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Like other fantasy films, only smaller
on May 27, 2013
Sir Arthur Conan Doyle, creator of the Sherlock Holmes franchise, was convinced that five photos taken by Elise Wright and Frances Griffiths were pictures of genuine fairies. They later admitted that the whole thing was a hoax. That's the modern-day premise of "Epic," in which Professor Bomba (Jason Sudeikis) has dedicated his life's work - to the exclusion of his family - to proving the existence of fairies. His theory is that we can't see these fairies because they move out of phase, faster than us (or alternately, we're slower than them). And so Bomba's estranged daughter, Mary Katherine (Amanda Seyfried) has come home to live with her father.
If the fairies weren't real this would be a very short film, so it's not a spoiler to say that they exist. There's a dizzying variety, embodied primarily by two sides; the Leafmen led by Queen Tara (Beyonce Knowles) represent the forces of life and the Boggans led by Mandrake (Christopher Waltz) represent the forces of death. A special day is nigh: the summer solstice coincides with a full moon, which is the time Queen Tara chooses a successor by passing on a magic pod that will bloom according to its circumstances. If it grows in the light of the full moon it will empower the darkness, which of course encourages the Boggans to commit a full scale assault.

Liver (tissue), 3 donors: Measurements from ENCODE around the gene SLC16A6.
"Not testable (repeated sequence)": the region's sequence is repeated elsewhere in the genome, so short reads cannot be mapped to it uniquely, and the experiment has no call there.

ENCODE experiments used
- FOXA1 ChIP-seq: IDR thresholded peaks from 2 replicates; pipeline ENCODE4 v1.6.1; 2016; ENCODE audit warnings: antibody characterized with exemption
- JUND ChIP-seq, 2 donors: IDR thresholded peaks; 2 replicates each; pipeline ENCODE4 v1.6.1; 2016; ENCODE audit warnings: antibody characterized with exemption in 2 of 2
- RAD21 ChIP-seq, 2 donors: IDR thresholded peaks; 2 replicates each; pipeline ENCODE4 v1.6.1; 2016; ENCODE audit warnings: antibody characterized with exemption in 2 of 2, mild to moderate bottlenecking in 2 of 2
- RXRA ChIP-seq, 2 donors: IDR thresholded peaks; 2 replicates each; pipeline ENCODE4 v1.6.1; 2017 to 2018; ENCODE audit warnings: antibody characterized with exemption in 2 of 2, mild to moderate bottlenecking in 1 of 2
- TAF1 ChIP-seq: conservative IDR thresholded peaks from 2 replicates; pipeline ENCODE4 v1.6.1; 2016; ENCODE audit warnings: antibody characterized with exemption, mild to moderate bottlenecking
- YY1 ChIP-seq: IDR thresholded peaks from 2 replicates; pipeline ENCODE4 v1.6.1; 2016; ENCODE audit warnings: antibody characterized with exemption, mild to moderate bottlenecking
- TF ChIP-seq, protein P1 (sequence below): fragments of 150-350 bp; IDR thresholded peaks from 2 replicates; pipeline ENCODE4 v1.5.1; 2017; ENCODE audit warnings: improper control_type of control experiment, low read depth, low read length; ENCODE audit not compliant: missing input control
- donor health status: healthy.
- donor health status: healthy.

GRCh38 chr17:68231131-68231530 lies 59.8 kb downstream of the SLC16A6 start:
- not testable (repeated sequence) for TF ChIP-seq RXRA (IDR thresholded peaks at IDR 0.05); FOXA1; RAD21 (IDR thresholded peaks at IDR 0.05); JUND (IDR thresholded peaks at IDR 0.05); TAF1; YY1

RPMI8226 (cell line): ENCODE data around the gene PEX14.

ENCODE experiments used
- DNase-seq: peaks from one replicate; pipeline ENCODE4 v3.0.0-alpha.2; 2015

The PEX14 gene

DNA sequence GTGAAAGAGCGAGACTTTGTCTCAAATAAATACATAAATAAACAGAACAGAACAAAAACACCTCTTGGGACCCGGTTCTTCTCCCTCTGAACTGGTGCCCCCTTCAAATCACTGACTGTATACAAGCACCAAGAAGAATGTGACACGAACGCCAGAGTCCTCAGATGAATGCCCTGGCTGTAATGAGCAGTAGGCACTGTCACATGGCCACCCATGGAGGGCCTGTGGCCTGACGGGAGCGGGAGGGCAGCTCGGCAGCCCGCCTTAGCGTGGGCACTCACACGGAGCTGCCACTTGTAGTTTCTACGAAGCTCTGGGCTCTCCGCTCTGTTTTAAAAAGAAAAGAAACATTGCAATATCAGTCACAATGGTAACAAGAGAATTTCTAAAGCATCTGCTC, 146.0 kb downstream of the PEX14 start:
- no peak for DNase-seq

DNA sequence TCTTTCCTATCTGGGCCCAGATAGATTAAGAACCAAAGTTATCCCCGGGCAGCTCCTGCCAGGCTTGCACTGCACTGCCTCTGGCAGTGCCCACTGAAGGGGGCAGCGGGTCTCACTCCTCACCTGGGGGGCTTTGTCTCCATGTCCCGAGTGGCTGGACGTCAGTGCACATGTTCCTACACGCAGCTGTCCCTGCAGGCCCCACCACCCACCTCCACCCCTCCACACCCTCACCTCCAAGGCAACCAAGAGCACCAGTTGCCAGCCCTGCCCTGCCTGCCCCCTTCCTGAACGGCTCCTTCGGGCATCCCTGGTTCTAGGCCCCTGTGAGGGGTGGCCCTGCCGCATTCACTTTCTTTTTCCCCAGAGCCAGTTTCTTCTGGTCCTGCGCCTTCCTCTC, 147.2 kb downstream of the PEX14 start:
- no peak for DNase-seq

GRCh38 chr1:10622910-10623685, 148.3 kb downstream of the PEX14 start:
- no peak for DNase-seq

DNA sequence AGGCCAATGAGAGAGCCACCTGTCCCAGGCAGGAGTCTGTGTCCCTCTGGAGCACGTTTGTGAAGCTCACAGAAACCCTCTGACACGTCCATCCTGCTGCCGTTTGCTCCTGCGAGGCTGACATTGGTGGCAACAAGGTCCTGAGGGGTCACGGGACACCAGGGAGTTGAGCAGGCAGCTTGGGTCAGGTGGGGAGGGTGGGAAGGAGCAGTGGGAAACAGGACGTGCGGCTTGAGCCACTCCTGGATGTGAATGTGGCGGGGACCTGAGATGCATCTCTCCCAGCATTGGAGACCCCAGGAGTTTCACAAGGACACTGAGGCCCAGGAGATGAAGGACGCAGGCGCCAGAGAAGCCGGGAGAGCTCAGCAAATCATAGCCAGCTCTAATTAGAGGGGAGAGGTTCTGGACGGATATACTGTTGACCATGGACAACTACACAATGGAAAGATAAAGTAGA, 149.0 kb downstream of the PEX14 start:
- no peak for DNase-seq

Somewhere along the way, Mary Katherine (MK for short) shrinks down, randomly inserted Nod (Josh Hutcherson) rebels against the more serious Ronin (Colin Farrell), and snail Grub (Chris O'Dowd) and slug Mub (Aziz Ansari) perform a recurring comedy skit. MK carries most of the film, with the other characters in orbit around her with their throwaway plots (Nod lost his dad and resents Ronin's paternal stance towards him, Mub wants to be a Leafman, Grub has a crush on MK). But mostly "Epic" is a series of epic fight scenes between elf-like leaf warriors and orc-like goblins.
"Epic" does 3D very well. The fight scenes are energetic and the stakes are high; when villains fall off their mount they fall to their death - the film doesn't shy away from this, smearing one Boggan on a windshield - and the action clicks along at a frenetic pace. But when you strip away the novelty of big vs. little, tree vs. fungus people, "Epic" is basically like every other action fantasy film.
This doesn't make "Epic" bad, but it's not particularly kid-friendly either. It's pretty to look at, but up close, it's not nearly as exciting as you might have hoped. My son got bored about halfway through.